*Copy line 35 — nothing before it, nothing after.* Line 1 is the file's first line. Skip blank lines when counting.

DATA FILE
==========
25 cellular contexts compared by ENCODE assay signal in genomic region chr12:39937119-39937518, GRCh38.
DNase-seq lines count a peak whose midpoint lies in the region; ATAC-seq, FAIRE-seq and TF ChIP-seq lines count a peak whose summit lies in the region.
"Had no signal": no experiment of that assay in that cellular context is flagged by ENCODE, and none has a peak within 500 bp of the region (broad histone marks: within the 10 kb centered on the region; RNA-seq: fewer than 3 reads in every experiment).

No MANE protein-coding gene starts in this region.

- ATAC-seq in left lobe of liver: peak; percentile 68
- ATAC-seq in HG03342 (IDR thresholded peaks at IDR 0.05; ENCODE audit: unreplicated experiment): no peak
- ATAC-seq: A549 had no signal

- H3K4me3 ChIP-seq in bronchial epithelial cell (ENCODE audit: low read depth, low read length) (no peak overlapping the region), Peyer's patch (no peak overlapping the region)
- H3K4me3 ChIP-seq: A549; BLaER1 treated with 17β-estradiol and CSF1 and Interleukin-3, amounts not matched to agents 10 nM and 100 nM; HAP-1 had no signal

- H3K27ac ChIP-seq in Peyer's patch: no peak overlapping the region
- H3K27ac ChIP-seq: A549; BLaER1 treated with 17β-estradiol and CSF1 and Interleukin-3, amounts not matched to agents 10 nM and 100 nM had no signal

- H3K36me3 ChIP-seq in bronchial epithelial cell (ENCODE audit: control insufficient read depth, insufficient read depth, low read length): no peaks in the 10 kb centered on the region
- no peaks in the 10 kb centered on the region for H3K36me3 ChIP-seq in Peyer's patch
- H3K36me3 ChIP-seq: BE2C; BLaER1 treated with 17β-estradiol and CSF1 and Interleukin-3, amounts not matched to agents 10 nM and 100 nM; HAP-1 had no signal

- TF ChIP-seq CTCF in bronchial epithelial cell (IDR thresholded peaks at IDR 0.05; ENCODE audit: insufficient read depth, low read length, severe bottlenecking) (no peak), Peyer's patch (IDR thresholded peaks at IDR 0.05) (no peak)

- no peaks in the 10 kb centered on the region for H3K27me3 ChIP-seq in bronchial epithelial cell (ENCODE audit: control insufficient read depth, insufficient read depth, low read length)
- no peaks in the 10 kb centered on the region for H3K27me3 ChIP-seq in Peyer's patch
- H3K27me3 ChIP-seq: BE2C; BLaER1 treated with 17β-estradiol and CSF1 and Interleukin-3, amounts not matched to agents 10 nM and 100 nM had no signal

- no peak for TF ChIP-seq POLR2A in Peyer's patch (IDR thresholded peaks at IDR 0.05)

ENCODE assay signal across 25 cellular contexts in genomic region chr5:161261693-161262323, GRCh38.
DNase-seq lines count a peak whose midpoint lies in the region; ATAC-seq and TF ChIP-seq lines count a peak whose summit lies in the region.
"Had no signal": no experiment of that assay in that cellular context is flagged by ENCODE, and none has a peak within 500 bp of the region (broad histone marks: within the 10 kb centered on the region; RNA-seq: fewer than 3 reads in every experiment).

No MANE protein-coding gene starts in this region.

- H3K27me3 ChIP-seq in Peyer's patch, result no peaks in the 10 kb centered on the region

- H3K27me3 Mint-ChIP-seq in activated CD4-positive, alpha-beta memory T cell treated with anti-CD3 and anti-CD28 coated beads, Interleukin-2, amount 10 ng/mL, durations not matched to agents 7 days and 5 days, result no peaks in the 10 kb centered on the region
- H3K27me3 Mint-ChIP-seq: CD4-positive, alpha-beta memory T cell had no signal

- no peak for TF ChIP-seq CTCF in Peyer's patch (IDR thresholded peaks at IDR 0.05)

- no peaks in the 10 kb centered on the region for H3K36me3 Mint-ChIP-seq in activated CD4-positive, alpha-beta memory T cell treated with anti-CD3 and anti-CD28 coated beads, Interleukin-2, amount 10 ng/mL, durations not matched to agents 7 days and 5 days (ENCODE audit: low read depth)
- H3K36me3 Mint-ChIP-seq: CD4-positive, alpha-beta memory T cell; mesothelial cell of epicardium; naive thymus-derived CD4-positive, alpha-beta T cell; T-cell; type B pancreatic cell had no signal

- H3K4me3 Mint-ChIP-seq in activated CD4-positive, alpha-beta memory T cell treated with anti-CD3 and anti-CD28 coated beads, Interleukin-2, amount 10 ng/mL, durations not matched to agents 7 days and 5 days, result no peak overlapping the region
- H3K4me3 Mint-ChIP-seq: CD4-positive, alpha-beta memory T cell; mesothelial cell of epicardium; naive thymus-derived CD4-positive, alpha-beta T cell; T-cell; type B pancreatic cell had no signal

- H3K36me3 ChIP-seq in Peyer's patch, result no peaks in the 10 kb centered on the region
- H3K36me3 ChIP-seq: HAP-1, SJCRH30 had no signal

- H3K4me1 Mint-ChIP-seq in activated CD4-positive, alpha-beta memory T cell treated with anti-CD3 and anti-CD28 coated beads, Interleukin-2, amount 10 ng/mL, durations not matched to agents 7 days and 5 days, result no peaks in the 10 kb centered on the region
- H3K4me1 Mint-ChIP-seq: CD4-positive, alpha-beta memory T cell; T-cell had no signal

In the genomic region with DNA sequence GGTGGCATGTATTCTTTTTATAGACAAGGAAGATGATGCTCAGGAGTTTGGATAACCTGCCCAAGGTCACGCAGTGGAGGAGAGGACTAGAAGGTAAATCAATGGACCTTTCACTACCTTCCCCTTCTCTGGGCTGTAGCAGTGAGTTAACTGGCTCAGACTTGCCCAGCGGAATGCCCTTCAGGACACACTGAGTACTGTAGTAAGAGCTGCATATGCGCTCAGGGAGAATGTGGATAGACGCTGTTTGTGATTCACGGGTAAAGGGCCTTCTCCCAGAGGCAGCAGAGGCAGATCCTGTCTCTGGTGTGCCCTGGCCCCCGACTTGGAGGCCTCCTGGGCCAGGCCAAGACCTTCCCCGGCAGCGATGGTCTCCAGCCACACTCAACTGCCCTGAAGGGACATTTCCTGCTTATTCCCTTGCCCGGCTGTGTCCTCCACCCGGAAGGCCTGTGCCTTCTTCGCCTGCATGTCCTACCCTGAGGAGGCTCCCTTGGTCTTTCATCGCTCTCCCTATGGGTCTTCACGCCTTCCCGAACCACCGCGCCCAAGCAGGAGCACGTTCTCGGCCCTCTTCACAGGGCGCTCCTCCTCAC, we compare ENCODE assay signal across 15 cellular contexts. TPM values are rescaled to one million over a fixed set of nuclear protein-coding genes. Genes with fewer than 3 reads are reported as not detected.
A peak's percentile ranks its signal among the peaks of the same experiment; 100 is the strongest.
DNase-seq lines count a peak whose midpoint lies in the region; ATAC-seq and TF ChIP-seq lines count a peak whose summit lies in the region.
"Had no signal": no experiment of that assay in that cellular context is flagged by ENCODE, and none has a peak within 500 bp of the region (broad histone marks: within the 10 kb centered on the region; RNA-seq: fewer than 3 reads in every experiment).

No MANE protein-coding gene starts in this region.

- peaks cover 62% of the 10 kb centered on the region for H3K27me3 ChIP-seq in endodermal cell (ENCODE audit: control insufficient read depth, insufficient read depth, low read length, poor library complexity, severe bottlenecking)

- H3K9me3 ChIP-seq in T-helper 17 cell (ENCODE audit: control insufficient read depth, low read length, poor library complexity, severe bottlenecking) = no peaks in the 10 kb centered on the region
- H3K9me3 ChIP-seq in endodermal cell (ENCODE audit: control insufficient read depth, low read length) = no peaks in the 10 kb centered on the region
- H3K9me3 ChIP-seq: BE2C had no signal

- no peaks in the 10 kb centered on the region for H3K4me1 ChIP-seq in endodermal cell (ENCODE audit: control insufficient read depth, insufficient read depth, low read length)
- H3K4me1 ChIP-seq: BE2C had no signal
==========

- H3K4me1 Mint-ChIP-seq: CD4-positive, alpha-beta memory T cell; T-cell had no signal